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Monday, December 27, 2010

Nutcracker #3

Finally, on December 22, I rushed from work to the Brooklyn Academy of Music to see the world "preview" premiere of Alexei Ratmansky's Nutcracker for the American Ballet Theatre. Veronika Part and Marcelo Gomes are two of my favorite dancers and I was excited to see them too. I was very excited indeed to see what this talented choreographer would do with Tchaikovsky's score, and whether he'd adhere more to the Soviet traditions of making the Nutcracker about a girl's romance.



Two hours later, I left the theater with rather mixed feelings. Here were my initial impressions of the performance:

Act 1 - Stahlbaum House

The beginning was charming -- it starts out in the kitchen, where the cooks and servants are preparing the Christmas feast. Hiding under the table is a mouse (all the mice in Ratmansky's production are albino mice who are wearing dapper gray jackets). The humans are horrified by the mouse, and a a game of "catch the mouse" begins although the humans end up fleeing the kitchen. Then the mice really take over, and start grabbing at the food around the kitchen. It's a quirky, but very charming introduction.

The party scene was different. It started with a group of noticeably older children rushing onstage and performing a collective "temper tantrum" dance as they demand to get their presents. They stomp and shake their fists and shove each other till they get what they want. Gone is the charming dance of Balanchine's children (where Fritz is stiffed a partner and ends up dancing with the mom). Ratmansky's kids are brats, and they behave badly throughout the party scene -- shoving each other, grabbing each other's presents, throwing temper tantrums when they don't get immediate gratification. It's realistic, but I think it was meant to be funny but ended up being a bit uncomfortable. Clara (Athena Petrizzo) was really very charming though, if unusually serious.


Drosselmeyer arrives with a huge live Nutcracker doll (throughout the ballet the Nutcracker doll switches back and forth between being a small wooden toy and a life-size dancing doll), and Harlequin and Columbine and another dancing pair called Recruit and Canteen Keeper. Harlequin (Craig Salstein) and Harlequin (Gemma Bond) gave two of the best performances of the night, while Luis Ribagorda and Meaghan Hinkis were not as sharp as the Recruit and Canteen Keeper. Another fight breaks out over the Nutcracker Doll as Fritz seems to break the Dancing Nutcracker, and a heartbroken Clara (a wonderful Athena Petrizzo) drags the Dancing Nutcracker back to the couch. There's a quick change and Clara is now holding the small wooden Nutcracker. During this time the adults are in the background drinking and the party ends with the adults quite drunk.

Magic Time. There's no real growing tree (no trap door I guess), so the smaller tree is simply slid offstage while a big large tree is slid onstage. The large tree however looks like a green curtainish thing, and so the effect wasn't very magical. OTOH Ratmansky's choreography for the mice and soldiers was among the best I've seen. The mice are more comical than scary, and they march along pretentiously, drawing laughs from the audience. Clara the whole time is seated in a huge chair and she looks at the scene below and finally throws the shoe. The largeness of her chair is surreal and I think it is a nice transition on Ratmansky's part to indicate this is clearly a dream now.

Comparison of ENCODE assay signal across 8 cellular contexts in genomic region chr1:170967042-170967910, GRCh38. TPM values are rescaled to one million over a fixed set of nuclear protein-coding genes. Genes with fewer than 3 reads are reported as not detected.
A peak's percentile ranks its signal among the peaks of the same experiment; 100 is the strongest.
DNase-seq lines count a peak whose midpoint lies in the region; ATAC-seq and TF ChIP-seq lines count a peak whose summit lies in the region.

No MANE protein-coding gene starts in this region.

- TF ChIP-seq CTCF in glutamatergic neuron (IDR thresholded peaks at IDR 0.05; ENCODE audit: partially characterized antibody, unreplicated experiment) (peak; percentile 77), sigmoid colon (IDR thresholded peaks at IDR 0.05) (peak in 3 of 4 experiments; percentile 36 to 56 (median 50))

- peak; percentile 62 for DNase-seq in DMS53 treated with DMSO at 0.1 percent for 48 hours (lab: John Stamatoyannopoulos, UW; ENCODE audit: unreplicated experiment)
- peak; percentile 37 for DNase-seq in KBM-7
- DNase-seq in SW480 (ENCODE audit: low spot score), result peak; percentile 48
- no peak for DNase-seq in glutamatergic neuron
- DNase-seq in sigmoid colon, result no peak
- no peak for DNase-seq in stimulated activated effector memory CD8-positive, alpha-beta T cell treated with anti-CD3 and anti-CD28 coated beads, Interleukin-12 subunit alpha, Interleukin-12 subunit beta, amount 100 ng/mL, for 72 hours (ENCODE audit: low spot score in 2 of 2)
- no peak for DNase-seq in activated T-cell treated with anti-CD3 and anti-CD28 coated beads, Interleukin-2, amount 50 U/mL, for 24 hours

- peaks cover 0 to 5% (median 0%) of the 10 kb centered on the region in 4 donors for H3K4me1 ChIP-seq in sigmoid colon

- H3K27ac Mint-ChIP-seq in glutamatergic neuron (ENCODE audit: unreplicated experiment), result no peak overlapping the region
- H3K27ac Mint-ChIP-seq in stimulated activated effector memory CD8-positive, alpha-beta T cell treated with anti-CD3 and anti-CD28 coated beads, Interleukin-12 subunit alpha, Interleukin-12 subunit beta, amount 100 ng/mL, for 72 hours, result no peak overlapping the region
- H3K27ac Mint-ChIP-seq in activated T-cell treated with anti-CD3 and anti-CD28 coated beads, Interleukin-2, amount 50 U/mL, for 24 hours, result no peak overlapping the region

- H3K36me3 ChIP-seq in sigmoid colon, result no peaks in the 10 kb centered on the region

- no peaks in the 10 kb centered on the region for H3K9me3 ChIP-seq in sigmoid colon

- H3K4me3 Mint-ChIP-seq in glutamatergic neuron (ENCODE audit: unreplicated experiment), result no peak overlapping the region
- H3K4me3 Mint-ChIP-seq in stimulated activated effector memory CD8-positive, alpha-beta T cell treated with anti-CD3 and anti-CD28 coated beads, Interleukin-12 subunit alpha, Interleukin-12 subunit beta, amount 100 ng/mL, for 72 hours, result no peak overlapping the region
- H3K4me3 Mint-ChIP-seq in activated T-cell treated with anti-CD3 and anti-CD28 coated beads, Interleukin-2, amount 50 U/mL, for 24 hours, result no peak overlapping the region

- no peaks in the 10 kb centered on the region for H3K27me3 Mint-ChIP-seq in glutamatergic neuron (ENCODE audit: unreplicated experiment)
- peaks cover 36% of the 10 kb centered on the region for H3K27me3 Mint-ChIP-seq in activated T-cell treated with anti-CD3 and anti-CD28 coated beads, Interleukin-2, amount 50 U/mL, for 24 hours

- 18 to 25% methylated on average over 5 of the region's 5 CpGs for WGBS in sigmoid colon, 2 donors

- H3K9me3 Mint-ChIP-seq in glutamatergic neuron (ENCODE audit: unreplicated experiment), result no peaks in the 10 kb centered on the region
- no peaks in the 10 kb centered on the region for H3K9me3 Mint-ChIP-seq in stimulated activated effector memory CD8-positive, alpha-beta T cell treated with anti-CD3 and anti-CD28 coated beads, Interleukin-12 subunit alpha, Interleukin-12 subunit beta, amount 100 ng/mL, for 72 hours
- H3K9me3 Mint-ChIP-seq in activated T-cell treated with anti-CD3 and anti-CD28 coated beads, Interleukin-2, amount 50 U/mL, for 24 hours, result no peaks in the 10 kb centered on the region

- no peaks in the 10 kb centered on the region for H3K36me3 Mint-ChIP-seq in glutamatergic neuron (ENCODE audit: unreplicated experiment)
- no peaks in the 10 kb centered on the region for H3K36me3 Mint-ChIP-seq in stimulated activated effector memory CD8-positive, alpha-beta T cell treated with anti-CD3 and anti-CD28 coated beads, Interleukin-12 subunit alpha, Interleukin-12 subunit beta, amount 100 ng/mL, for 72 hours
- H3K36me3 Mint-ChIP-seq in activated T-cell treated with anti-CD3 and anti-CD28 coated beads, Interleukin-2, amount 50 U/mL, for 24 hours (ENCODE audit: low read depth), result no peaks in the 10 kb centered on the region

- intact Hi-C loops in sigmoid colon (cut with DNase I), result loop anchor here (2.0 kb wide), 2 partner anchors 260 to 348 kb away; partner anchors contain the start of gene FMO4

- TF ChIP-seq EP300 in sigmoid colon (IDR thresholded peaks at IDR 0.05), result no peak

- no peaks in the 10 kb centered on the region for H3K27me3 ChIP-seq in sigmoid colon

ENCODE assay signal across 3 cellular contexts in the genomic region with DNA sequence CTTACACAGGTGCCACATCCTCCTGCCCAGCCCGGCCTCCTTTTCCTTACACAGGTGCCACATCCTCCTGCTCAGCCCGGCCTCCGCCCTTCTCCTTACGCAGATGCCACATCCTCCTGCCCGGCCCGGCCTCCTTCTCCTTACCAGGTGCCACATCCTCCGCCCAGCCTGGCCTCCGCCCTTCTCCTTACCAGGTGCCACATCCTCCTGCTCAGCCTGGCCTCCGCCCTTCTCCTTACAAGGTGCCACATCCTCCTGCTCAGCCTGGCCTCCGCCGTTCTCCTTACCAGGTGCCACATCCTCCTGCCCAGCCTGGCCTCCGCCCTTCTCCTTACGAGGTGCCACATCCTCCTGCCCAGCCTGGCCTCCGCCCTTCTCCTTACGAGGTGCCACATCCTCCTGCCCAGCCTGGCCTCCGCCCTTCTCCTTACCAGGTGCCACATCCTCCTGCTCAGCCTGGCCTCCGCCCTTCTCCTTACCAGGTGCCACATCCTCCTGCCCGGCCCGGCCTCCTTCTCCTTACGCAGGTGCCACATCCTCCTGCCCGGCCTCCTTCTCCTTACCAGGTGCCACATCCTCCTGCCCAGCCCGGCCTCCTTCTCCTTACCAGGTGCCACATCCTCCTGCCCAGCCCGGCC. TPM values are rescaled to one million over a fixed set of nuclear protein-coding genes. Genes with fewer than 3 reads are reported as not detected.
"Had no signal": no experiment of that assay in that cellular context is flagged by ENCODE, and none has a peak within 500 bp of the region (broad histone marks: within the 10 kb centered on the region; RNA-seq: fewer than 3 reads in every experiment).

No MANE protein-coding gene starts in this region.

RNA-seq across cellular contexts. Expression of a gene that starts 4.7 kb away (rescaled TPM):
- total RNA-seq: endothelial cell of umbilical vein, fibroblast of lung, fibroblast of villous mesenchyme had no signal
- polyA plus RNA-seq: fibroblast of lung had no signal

Transformation Pas de Deux -- the Nutcracker Prince (Philip Perez) and Clara hold hands and out pop dream Clara and dream Prince, Veronika Part and Marcelo Gomes. Part and Gomes are in glittery silvery tutus, and for awhile little Clara and the little Prince mimic Part and Gomes in some waltzing moments. Then little Clara and little Prince sit downstage, holding hands, as Part and Gomes dance a showing pas de deux that features some tricky lifts which looked underrehearsed and I think require a lightness that is not part of Part's arsenal. Part also had trouble with some supported pirouettes. Then dream Clara and dream Prince leave.

Now the snow scene. This is an idea that I think was good on paper but worked less well onstage. At first the snowflakes seem like visions, in soft blue romantic tutus and crowns (think Balanchine without the wands), and we think we're in winter wonderland. However as the music speeds up the snowflakes become sinister. They pull apart Clara and the Prince repeatedly and act almost like Wilis as they surround Clara and the Prince in two separate circles and seem to want to strangle them. There's not really enough snow to create what I think was the intended effect -- a vicious blizzard. There's hardly any snow falling at all, in fact. Finally Drosselmeyer comes onstage with a sled, and rescues poor Clara and the Prince. The Snowflakes lose their power (again, Wili-like) and end the act all prostrate onstage, very defeated. I have to say I enjoy the "Winter Wonderland" depiction of the Snowflakes much more than Ratmansky's rather sinister take.

Act 2 - Land of the Sweets

Well it's not so much Land of the Sweets as Land of the ... Indian Sweets? The Sugar Plum Fairy (who doubles as the Nanny in Act 1) is a pure mime role, and she's not dressed in the usual pink. Rather she's wearing a fancy turban and a fluffy looking Bayadere-like dress. Zhong-Jing Fang is the SPF. She's accompanied by a Major Domo who's dressed like a Rajah. The decor for Act 2 is rather bare, suggests a gilded palace with lots of tiny gold columns in the background and green benches.

Little Clara and Little Prince are introduced to the SPF and her Majordomo, and thankfully Ratmansky includes the mime sequence for the little Prince. The SPF introduces her kingdom.

The national dances were I thought the most interesting part of the show. The Spanish dance was pretty typical, looks a lot like Balanchine's Chocolate Dance, with the three couples. But the Arabian was very different. I usually find this variation boring, but Ratmansky introduced a mini-story. Sascha Radetsky is a bald shiek type, very misogynistic, and at first it seems as if he's trying to dominate his four women, as one would do in a harem. He drags them around onstage and makes them lie down as if he's going to literally pluck one for his choosing. But the four women of the harem turn things around and revolt, and by the end of the dance he's the one left all alone as the women smugly link hands and walk offstage.

The Chinese dance also introduced a story. At first the relationship between the two dancers seemed full of conflict, but as the short dance progresses they reconcile and end the dance in a sweet lovey dovey embrace. The Marzipan dance has the Nutcracker's five "sisters" dancing. I had no idea they were the Nutcracker's sisters until I saw the program, and they contained 5 of ABT's best soloists, but the choreography wasn't that memorable. Russian dance has three guys dressed like candy canes and the theme of this dance is the guys don't quite know how to dance -- they bump into each other, stumble, and end the dance on the floor, a total mess. I don't know if Ratmansky is subtly mocking the famously accident-prone Balanchine candy canes, who I've seen stumble over their hoops and fall more than a few times. Finally Mother Ginger has a little mouse along with the 7 little children, and in the end Mother Ginger is only able to get the cute little mouse back into her skirts.